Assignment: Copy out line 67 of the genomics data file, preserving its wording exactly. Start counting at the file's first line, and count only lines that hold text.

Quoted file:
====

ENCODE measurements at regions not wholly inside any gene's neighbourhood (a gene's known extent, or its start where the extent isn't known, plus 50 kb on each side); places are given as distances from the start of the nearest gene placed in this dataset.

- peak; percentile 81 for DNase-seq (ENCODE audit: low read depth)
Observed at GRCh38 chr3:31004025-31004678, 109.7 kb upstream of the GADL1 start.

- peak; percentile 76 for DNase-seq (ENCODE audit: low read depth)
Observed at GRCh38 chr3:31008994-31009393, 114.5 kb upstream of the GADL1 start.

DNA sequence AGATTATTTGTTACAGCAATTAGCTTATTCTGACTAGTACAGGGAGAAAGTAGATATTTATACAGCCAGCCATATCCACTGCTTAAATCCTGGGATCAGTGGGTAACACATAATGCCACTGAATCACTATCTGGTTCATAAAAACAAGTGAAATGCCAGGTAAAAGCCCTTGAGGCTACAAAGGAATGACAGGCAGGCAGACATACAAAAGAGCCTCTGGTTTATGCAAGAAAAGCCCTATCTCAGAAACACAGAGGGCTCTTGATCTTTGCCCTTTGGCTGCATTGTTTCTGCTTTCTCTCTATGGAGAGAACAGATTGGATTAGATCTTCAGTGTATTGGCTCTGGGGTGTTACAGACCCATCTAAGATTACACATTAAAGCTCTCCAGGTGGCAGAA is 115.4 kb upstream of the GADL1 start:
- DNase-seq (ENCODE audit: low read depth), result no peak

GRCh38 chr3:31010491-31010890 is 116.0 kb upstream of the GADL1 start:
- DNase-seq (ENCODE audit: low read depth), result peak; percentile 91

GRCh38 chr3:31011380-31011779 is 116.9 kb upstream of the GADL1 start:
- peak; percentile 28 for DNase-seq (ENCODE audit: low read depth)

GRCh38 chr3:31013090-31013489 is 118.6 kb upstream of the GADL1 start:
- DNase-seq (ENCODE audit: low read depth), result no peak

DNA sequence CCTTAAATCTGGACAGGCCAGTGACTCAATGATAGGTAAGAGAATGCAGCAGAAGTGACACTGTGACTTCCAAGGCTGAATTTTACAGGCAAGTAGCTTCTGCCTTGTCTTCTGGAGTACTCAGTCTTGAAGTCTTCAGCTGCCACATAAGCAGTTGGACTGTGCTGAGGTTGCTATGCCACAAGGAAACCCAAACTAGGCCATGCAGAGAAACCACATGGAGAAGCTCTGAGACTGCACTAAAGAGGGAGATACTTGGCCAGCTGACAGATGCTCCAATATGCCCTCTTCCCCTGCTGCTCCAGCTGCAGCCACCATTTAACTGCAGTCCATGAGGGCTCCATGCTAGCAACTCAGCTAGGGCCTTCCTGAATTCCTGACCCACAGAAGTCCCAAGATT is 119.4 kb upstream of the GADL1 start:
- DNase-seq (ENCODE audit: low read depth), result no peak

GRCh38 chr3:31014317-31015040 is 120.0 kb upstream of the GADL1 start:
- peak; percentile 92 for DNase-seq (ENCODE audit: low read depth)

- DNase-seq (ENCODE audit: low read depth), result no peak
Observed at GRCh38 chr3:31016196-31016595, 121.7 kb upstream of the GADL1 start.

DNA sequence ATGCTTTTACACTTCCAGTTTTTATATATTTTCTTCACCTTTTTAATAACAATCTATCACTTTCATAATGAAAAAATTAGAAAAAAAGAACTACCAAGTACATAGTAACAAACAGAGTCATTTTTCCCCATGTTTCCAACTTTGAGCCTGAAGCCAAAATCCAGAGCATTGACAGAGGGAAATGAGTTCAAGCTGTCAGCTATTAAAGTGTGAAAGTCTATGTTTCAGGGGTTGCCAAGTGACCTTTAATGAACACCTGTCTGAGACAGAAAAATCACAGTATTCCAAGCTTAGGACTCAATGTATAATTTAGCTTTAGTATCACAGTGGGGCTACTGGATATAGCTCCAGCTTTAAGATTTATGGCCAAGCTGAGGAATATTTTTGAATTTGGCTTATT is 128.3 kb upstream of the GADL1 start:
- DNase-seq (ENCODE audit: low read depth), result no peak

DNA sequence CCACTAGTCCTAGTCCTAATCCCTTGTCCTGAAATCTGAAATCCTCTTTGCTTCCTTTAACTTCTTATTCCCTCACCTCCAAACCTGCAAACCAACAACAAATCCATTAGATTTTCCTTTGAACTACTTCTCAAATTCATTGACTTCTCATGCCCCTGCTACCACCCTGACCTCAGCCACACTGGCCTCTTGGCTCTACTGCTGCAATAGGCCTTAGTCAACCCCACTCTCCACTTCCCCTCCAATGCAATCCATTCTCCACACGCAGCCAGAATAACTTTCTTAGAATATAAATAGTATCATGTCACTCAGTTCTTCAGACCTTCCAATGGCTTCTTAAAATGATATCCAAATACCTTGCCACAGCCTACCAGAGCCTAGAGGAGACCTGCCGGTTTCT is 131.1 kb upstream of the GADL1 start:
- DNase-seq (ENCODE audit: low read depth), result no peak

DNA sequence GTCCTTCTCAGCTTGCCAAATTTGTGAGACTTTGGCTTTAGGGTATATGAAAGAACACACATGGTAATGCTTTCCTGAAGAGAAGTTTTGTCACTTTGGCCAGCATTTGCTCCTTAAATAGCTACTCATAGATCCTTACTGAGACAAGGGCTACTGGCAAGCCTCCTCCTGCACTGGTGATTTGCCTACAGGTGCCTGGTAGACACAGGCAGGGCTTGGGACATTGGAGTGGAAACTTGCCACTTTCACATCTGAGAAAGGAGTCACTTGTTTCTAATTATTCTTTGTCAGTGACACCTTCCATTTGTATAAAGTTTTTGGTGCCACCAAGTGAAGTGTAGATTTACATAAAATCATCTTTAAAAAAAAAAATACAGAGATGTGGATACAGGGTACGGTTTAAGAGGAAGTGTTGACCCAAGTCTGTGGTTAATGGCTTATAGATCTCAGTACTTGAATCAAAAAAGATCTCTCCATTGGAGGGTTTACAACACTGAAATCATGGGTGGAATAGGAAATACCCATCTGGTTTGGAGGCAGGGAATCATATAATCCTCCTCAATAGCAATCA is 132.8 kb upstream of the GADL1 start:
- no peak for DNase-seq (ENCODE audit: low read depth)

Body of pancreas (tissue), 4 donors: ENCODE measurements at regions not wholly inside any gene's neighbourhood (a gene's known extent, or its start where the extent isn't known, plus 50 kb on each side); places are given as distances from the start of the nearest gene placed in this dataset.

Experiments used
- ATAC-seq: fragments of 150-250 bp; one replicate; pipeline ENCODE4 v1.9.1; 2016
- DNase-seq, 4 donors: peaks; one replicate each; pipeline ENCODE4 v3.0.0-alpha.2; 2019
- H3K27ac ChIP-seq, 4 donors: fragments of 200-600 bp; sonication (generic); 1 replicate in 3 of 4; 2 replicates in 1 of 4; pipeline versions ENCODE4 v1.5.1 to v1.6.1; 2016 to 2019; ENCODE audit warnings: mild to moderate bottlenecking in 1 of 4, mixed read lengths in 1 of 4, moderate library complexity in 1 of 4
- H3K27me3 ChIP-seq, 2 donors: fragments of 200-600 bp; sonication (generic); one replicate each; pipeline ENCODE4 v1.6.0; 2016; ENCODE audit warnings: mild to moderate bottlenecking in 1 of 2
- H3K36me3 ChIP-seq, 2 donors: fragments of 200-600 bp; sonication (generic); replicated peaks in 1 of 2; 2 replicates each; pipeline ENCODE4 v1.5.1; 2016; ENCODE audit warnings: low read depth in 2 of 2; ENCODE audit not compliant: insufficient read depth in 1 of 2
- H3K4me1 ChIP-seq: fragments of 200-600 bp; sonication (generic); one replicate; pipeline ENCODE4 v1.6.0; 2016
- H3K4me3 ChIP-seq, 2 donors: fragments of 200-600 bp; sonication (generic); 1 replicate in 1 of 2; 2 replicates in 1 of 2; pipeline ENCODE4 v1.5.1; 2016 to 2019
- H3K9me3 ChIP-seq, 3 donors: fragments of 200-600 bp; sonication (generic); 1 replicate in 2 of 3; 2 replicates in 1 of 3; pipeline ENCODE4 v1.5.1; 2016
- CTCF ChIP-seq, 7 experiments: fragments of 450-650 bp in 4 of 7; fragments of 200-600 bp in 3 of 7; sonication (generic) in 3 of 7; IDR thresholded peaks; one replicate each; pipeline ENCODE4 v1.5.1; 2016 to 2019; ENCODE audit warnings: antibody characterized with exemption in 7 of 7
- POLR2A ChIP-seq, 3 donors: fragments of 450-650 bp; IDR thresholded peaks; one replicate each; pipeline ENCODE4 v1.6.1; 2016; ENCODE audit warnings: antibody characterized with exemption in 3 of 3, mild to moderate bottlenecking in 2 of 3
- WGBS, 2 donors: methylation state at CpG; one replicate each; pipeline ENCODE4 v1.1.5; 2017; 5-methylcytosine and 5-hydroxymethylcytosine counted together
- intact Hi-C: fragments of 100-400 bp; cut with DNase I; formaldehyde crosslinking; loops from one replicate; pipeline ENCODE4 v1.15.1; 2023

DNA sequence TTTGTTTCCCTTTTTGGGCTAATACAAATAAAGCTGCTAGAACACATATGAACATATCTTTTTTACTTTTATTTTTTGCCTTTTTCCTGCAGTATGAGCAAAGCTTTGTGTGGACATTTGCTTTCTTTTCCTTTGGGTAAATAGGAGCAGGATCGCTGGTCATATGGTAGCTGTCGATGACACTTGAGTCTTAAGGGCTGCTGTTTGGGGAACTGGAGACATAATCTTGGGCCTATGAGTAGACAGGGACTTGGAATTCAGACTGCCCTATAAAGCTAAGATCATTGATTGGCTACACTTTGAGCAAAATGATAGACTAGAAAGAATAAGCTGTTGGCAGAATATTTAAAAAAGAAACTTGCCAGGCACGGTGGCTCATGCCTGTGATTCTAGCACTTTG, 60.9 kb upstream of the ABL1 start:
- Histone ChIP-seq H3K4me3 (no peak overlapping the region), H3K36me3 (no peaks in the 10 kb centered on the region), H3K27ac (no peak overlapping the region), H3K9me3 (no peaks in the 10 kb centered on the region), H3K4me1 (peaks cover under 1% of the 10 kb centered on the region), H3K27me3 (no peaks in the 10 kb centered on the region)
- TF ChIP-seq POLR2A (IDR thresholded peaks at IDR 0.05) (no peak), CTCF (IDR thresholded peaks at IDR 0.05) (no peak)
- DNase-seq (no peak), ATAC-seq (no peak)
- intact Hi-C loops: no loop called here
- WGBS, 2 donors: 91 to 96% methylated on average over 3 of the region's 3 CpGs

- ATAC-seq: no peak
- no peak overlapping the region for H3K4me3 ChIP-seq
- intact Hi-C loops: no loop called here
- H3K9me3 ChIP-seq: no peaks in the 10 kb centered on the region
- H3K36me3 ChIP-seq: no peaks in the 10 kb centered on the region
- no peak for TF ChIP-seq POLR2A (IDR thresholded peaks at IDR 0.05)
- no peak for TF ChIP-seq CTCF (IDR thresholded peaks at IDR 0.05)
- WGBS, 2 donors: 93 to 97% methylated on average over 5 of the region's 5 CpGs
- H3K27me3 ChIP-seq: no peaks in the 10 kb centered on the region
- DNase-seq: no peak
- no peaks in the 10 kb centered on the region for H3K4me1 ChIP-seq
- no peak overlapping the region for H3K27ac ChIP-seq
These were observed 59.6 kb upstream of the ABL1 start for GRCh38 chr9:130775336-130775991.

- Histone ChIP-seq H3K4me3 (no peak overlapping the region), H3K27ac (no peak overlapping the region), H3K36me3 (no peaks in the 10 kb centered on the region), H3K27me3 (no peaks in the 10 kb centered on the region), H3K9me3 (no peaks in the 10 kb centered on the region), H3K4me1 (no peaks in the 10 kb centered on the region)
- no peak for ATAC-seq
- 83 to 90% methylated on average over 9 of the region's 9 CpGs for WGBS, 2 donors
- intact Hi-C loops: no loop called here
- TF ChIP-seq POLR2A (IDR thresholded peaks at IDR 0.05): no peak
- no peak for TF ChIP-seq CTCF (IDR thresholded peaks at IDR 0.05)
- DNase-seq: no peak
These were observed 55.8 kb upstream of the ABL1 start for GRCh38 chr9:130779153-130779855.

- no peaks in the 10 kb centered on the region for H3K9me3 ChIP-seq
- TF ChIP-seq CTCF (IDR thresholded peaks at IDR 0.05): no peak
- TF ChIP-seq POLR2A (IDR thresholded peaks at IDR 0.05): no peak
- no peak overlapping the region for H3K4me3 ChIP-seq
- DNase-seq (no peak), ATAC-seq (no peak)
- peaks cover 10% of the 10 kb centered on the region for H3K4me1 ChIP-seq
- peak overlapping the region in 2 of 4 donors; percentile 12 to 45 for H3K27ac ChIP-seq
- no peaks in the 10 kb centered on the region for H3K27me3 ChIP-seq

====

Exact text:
- no peaks in the 10 kb centered on the region for H3K9me3 ChIP-seq